• “The best thing about Norway? The people and the beauty of the country.”

  • “I loved my time in Norway.”

  • “Bergen is a magical city, quiet and quaint.”

  • “My appreciation for Edvard Munch’s art grew immensely throughout my stay.”


Could you tell us the main reasons for choosing Norway as your study destination?

The reputation of BI Norwegian Business School in Oslo and the highly specialized nature of the courses were two of my main reasons for choosing Norway as my destination for exchange. The good standing economic status of the country as well as their high regard for safety were other contributing factors to my decision.

What was your idea about Norway before you arrived?

Before I arrived I honestly did not know that much about Norway. I imagined it being a lot colder in Oslo than it actually was. I also was a bit afraid that I would have trouble communicating with people, but I was extremely impressed by the fact that most people in Norway speak near perfect English.

How did you proceed in order to actually get to study in Norway?

My faculty at the University of Victoria has done a good job of integrating the exchange semester into our degree. Essentially you just tell them if you would like to go on exchange or not and they do the rest for you. So it was very easy. The application for a residence permit and applying for housing were a few of the tasks I had to do on my own, but they were not too much of a hassle.

In your opinion, what is the most important academic outcome as an international student in Norway?

Before coming to Norway I was interested in operations management and logistics, but I wasn’t exactly sure what I wanted to do with it. Studying in Norway helped me realize my passion for transportation logistics through courses in the shipping management program at BI Norwegian Business School. In speaking with Canadian transportation companies the general response has been overwhelmingly positive as they have noted that experience like mine is hard to come by with new graduates.

Any personal experience as a foreign student in Norway you would highlight?

I would advise future students to make the effort to get to know Norwegian students. Many of the other exchange students decided to just be friends with other exchange students, but for me it was more important to get to know locals so that I could learn more about Norway and Norwegian culture. My Norwegian friends are fabulous and very hospitable – they truly made my experience unforgettable.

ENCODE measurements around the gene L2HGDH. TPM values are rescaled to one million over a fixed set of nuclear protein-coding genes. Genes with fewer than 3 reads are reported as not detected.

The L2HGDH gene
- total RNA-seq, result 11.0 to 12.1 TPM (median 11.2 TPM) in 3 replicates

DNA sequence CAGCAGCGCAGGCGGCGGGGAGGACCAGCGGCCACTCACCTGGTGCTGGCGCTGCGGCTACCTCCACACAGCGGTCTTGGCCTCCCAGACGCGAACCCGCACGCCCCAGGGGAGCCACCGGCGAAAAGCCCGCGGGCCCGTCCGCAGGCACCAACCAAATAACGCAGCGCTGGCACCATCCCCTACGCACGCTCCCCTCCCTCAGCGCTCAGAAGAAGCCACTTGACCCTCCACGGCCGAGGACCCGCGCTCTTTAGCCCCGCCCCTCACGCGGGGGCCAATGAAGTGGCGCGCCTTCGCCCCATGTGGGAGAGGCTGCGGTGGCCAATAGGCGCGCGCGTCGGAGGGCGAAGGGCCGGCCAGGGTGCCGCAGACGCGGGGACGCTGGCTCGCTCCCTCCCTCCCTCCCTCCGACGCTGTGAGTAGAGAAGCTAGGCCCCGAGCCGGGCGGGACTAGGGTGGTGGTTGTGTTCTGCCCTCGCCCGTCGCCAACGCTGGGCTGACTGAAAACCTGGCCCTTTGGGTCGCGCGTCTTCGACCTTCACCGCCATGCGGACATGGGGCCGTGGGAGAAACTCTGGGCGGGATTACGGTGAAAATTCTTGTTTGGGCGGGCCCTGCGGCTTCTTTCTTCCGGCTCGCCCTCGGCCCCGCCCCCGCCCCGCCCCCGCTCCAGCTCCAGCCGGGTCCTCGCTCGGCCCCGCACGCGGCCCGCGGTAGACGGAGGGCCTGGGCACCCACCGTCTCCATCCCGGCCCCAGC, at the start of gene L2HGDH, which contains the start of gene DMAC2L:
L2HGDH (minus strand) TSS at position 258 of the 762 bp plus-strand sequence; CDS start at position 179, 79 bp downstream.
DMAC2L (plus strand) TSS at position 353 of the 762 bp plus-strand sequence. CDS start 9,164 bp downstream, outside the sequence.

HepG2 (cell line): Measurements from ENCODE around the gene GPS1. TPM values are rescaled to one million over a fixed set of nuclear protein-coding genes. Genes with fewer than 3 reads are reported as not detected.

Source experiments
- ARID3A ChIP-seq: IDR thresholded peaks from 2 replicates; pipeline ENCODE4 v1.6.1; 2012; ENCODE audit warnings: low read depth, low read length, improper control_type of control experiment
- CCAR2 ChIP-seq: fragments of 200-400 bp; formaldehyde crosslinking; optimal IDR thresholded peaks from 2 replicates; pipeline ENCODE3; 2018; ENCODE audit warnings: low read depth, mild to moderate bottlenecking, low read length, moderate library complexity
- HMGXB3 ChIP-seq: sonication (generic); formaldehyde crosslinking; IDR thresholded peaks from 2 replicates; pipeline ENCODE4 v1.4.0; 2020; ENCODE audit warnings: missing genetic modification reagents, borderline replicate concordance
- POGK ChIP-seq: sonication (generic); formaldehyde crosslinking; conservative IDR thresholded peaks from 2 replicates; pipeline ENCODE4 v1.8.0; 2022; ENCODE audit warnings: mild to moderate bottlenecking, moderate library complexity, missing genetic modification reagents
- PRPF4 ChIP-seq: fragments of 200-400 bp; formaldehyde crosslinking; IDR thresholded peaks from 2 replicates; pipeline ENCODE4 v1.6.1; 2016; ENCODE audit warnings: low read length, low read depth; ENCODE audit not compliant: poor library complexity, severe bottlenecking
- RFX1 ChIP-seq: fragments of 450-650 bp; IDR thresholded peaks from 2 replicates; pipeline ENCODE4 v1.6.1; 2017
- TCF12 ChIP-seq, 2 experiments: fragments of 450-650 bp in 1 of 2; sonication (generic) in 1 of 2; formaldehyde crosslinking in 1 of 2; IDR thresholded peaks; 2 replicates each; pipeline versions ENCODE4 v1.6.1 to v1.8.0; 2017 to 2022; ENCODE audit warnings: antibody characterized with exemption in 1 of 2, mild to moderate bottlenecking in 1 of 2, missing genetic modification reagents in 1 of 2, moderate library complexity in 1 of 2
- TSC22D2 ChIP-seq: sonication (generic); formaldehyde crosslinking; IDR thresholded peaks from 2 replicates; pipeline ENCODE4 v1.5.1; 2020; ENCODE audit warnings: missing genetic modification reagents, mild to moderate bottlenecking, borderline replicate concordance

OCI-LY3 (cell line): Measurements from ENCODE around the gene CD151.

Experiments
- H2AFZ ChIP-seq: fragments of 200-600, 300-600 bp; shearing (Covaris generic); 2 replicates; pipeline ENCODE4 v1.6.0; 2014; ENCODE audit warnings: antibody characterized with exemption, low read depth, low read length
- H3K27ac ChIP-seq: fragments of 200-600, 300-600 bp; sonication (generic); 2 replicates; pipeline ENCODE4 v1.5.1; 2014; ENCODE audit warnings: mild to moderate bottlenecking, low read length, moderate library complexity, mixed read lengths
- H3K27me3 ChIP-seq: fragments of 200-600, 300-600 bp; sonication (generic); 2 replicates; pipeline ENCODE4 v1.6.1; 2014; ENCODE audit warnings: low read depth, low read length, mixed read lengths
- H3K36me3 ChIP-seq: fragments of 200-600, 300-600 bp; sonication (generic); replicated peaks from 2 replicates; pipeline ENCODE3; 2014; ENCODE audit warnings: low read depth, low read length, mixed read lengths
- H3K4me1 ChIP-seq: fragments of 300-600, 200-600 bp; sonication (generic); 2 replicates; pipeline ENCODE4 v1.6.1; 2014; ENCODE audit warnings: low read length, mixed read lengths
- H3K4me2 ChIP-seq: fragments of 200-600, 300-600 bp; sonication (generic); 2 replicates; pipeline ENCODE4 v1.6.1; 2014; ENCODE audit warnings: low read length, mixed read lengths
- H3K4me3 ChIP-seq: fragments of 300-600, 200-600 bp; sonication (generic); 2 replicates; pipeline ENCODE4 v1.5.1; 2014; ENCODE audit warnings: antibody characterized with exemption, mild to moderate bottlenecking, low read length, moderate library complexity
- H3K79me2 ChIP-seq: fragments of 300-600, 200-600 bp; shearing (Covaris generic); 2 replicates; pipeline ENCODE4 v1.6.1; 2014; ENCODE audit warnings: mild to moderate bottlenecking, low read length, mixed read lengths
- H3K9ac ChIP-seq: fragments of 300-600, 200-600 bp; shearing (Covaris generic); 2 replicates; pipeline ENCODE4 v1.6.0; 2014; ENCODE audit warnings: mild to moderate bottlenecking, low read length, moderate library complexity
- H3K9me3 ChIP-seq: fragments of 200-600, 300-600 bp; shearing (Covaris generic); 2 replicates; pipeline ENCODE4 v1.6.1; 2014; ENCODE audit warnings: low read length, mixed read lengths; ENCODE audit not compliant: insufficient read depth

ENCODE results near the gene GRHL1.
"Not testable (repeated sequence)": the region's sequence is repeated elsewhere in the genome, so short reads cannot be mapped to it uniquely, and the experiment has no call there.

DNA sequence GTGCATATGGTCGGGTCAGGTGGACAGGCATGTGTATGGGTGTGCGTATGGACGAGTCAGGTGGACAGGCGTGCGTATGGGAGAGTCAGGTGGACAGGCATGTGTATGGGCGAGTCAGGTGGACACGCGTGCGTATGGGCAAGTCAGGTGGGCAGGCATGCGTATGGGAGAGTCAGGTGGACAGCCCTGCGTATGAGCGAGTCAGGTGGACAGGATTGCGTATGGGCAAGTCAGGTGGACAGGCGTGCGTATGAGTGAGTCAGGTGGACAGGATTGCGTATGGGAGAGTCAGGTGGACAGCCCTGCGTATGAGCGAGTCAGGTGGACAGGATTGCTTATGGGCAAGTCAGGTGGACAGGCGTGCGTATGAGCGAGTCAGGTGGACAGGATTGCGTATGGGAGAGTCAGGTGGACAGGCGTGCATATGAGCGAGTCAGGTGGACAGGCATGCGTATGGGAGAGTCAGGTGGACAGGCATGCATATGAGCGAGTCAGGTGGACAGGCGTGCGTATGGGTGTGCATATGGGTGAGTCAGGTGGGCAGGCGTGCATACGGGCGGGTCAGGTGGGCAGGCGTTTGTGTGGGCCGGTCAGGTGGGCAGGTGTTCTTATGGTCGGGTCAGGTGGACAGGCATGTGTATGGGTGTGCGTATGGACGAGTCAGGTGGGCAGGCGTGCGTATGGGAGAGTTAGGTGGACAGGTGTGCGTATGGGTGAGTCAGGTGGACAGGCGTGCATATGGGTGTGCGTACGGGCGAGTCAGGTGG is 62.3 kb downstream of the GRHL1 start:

How is Norwegian academic life as compared to Canada?

The way courses are structured differ a lot. In Canada we tend to have a lot of assignments, essays, quizzes, midterms, and final exams, whereas at BI I found that there was a lot fewer components. Thus the responsibility is a lot more on the student to read and learn outside of the classroom.

What did you miss the most when you where away from your country?

Besides my family, not much. But if I have to pick, I would say eating out at restaurants, because it is much cheaper in Canada than Norway.

In your opinion, what is the most important outcome of being an international student?

The opportunity to learn and grow as a person. Travelling is one thing, but actually living in a new country and immersing yourself in the culture is an amazing experience. You learn new things every day and it teaches you things about yourself you never knew. You learn to be more independent and gain more respect for the differences individuals have.

All in all: The best thing about living and studying in Norway?

The people and the beauty of the country. Norwegians are very friendly. They might be shy, but if you get to know them they are some of the kindest, most hospitable people I have ever met. My favourite place in Norway was lake Sognsvann. It was just so peaceful and tranquil – a great place to escape from the city and enjoy the nature.

All in all: The worse thing about living and studying in Norway?

I loved my time in Norway so in retrospect it is hard to say bad things. I guess the only negative was that the cost of living was higher. However it was manageable and not as bad as I thought it was going to be.

What are your future plans?

I just graduated from my university with my Bachelor of Commerce. I plan to gain some experience in the transportation industry and then go back to school to do my masters degree in operations or logistics. There are not many masters programs like this in Canada so I will likely go abroad, perhaps even back to Norway!

15 January 2015